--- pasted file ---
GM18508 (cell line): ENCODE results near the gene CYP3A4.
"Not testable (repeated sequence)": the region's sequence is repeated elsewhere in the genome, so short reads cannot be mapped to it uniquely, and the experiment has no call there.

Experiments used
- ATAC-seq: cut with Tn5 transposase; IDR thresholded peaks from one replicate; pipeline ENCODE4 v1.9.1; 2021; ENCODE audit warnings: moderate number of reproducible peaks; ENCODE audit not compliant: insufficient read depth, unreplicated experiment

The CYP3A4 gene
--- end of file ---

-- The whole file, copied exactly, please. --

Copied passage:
GM18508 (cell line): ENCODE results near the gene CYP3A4.
"Not testable (repeated sequence)": the region's sequence is repeated elsewhere in the genome, so short reads cannot be mapped to it uniquely, and the experiment has no call there.

Experiments used
- ATAC-seq: cut with Tn5 transposase; IDR thresholded peaks from one replicate; pipeline ENCODE4 v1.9.1; 2021; ENCODE audit warnings: moderate number of reproducible peaks; ENCODE audit not compliant: insufficient read depth, unreplicated experiment

The CYP3A4 gene